It was just a regular-season game.
Just a regular-season loss to the Phoenix Suns.
I mean, the Portland Trail Blazers were next up the very next day.
But it seemed like more than that. It seemed like a warning.
A red flare that for all the wins the Jazz have stacked up this season — they still own the best record in the NBA — and so many losses they’ve avoided, there is a blemish smack dab in all the beauty. It’s potentially worse than that, really. But it could also be better.
“We weren’t as dialed in as we needed to be,” Quin Snyder said afterward.
Which is to say, the Jazz, against a team hot on their tail in the Western Conference standings, weren’t aggressive enough at the start — Snyder came right out and said that, too — in creating the proper spacing needed to feel comfortable doing what they usually do best at the offensive end. Their attack was missing its teeth against a quality opponent, and gumming the Suns to death wasn’t going to work, even as the deep shots still went up.
And rarely went down.
We can argue now over from where the phrase came, or who made it most famous, whether it was from an old, dusty Greek play or from the Gospel of Matthew (it’s been attributed to both), but the shortened and familiarized version in more modern times is this:
“He who lives by the sword dies by the sword.”
Either way, call it a gospel truth as it pertains to the Jazz, and for them, the sharp blade is the 3-point shot.
They live and win by it and they die and lose by it — with this significant twist: Not so much from the swordsmanship of the other guys, although that can also happen, rather by way of their own handling and mishandling of so much wielding.
Ultimately, they stab themselves.
Against the Suns, sing a requiem for the defeated. The fact that it happened in overtime should have soothed no soul.
The method by which the Jazz had hauled in 38 victories to that point, the one that has propelled them in the minds of some, certainly themselves, toward real contention this season absolutely betrayed them on Wednesday.
On that occasion, in this game, their remarkable season percentage from deep — 39.5 percent coming in — sank to just 25 percent. It was pretty much the only thing that sank against the Suns. Just 11 bombs dropped out of 44 attempts.
The Jazz heaved and they heaved and they heaved again, their follow-throughs looking more like flailing arms and hands, as they hoped and hoped for a few bits of relief.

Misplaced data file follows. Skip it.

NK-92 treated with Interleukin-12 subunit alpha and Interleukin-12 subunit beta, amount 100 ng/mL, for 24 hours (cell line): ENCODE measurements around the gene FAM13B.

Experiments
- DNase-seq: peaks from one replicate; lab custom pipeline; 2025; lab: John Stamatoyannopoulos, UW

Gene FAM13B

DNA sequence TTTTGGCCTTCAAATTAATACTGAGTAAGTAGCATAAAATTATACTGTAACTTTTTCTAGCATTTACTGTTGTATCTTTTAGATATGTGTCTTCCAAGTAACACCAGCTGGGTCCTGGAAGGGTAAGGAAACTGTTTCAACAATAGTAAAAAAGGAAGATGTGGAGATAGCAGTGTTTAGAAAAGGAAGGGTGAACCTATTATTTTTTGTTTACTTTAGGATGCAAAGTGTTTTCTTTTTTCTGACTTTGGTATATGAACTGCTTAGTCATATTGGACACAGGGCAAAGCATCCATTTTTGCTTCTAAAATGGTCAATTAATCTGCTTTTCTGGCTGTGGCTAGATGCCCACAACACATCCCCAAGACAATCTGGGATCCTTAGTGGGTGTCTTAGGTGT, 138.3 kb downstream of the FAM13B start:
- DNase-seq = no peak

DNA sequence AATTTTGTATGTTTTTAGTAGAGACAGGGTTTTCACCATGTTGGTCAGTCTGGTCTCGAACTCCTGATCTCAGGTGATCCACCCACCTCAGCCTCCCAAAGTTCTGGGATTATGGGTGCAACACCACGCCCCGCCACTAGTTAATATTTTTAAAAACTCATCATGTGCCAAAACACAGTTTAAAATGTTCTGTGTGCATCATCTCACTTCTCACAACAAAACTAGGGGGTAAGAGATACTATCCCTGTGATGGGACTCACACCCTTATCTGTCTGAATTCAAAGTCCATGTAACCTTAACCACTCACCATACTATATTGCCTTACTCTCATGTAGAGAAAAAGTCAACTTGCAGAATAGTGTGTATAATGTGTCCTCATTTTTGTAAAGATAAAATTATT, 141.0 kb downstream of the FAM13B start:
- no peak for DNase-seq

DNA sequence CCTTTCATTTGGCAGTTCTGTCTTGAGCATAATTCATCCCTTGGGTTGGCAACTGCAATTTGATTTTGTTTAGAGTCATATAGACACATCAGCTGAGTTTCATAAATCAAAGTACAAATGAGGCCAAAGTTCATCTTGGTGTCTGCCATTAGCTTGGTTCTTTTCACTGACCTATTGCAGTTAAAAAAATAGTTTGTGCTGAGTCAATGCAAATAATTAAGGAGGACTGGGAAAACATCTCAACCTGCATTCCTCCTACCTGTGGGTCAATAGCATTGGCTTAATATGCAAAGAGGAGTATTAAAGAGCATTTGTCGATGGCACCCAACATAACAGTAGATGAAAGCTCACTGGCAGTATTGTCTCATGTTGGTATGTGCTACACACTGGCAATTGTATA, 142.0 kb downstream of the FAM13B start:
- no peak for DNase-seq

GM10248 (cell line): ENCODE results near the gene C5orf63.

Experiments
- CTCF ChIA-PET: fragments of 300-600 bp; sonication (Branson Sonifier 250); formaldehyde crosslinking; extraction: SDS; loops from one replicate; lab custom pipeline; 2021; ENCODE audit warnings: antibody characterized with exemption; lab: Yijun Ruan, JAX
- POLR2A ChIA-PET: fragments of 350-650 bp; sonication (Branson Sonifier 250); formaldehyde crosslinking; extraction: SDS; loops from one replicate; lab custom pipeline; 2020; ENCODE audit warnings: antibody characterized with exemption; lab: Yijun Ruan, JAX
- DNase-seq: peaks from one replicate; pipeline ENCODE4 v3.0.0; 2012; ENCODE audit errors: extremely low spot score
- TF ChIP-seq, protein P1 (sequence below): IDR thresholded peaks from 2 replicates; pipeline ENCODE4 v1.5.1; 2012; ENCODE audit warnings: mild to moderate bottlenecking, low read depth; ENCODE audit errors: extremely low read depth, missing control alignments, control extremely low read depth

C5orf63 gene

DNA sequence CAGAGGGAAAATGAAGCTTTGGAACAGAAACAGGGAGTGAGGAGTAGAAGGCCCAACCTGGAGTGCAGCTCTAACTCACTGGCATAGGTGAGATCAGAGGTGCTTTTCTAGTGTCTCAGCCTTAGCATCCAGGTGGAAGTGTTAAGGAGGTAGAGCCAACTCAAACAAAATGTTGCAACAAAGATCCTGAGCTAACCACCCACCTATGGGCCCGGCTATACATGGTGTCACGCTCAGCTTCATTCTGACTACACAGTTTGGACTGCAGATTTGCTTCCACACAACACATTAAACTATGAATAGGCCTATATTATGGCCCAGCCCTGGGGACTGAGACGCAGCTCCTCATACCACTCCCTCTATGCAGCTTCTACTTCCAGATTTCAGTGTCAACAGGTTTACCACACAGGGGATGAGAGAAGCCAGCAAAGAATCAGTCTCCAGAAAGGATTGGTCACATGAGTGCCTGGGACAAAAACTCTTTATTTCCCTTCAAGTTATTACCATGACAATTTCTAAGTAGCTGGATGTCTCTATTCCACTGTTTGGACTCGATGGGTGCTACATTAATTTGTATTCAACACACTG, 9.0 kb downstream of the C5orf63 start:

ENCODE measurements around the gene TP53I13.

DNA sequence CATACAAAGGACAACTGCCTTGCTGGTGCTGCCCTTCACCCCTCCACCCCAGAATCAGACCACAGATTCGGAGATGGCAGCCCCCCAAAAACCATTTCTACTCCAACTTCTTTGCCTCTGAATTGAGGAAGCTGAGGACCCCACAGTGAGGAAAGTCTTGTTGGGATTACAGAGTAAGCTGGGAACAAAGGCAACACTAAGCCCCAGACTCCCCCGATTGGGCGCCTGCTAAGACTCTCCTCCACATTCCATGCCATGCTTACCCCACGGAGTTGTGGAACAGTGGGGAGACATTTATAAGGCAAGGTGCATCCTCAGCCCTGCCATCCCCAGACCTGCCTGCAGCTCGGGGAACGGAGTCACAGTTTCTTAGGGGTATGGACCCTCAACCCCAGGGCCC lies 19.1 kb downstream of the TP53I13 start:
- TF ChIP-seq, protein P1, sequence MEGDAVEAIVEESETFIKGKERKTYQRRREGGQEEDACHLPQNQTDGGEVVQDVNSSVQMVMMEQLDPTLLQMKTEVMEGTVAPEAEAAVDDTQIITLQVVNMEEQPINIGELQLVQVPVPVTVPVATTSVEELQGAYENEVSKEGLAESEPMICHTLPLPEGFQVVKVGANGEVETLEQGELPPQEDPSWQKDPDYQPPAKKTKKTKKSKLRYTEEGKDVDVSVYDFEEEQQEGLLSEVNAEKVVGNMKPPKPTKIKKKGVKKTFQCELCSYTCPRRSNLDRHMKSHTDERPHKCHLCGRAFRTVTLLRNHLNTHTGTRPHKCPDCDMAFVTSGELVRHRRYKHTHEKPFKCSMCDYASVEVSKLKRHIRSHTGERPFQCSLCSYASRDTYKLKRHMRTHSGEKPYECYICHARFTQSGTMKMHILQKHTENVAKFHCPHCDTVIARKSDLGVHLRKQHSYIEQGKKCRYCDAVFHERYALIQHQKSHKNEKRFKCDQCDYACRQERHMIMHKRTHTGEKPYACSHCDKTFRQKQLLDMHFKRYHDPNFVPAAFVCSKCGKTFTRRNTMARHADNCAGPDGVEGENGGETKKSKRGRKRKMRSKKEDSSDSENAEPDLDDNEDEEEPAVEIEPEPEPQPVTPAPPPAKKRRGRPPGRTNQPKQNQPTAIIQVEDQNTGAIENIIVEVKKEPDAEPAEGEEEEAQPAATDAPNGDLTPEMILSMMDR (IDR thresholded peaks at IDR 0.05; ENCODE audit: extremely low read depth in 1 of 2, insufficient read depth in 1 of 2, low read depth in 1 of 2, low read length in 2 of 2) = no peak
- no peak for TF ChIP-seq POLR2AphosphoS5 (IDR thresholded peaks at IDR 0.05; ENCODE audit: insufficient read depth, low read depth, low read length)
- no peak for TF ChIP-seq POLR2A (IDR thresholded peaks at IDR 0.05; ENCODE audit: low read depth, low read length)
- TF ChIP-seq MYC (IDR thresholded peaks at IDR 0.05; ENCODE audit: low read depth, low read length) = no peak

Even though the game, as mentioned, went into overtime and the Jazz had their chances to win it, those bits never came consistently, and neither did the rebounds, as the Suns out-boarded the Jazz, 61-45, including a nine-rebound edge on the offensive glass.
Has anyone noticed that on the nights when a couple of Jazz shooters start hitting, they all start hitting, and when a couple of them miss, a whole bunch of them start missing? It’s as though it spreads in one direction or the other, like some kind of contagion … um, no, at this juncture, let’s find a different analogy.
It’s all or nothing at all, and as Snyder suggested it’s not just the heavy chucking, it’s what leads up to it that’s the problem.
So it was one game. Big deal, right?
If that’s what it was, all good.
But as the Suns crept within 1.5 games of the Jazz’s shrinking lead in the West, the consideration bumped hard into place that maybe it was more than just that, and it’s not all good.
Think of it in these obvious terms: When the Jazz head into the playoffs, from whatever spot they earn between now and then, they’ll face only the better teams, teams that will know exactly what shots the Jazz favor — at the rim via Rudy Gobert dunks and Donovan Mitchell and Jordan Clarkson and Mike Conley drives and around the arc with those long balls. If opponents, in wholly disentangled terms, close down the 3-pointers by jamming the shooters, how will the Jazz get by?
Shooting from deep has sometimes, at least in certain cases, been an intricate and fickle deal, as has depending on it to consistently win when the pressure is on. But not always. According to data gathered over the past 10 seasons and postseasons, a slight drop-off in shooting percentages from beyond the arc from the regular season to the playoffs does exist, but not any more than the drop-off in percentages for 2-point shots.
The difficulty in drawing a conclusion from that data is that there are variables from team to team.
In other words, the Jazz’s dependency on shooting and making so many 3s — they rank first in the NBA in average number attempted per game (43) and now fourth in percentage of makes, could help them.
But it could also hurt them, depending on how clutch those Jazz shooters are in playoff conditions, on particular matchups against certain teams that are more adept at defending deep shots, and on alternating adjustments that are made by a clever opposing coach in elongated best-of-seven playoff series.
If they shoot the long ball the way they did against the Magic the other night (26-55), they’ll roll. If they shoot it the way they did against the Mavs on Monday (12-44) and the Suns on Wednesday … their outlook is clouded.
In the Jazz’s 13 losses, their average 3-point percentages were 29.4, 35.3, 32.4, 31.8, 42.6, 35.3, 32.6, 39.5, 47.7, 34.1, 37.5, 27.3, 25.0, which reveals that in only three of those defeats did the Jazz meet their own standard from range.
While the Jazz’s defense has been mostly impressive, it’s not dominant enough to dependably overcome that kind of diminished accuracy.
All of which means, simplified and twisted though it may be, they’ll live by the bomb and they’ll die by it, just like the Greek tragedy projected and the Good Book preached a couple of thousand seasons ago.
GORDON MONSON hosts “The Big Show” with Jake Scott weekdays from 2-7 p.m. on 97.5 FM and 1280 AM The Zone, which is owned by the parent company that owns the Utah Jazz.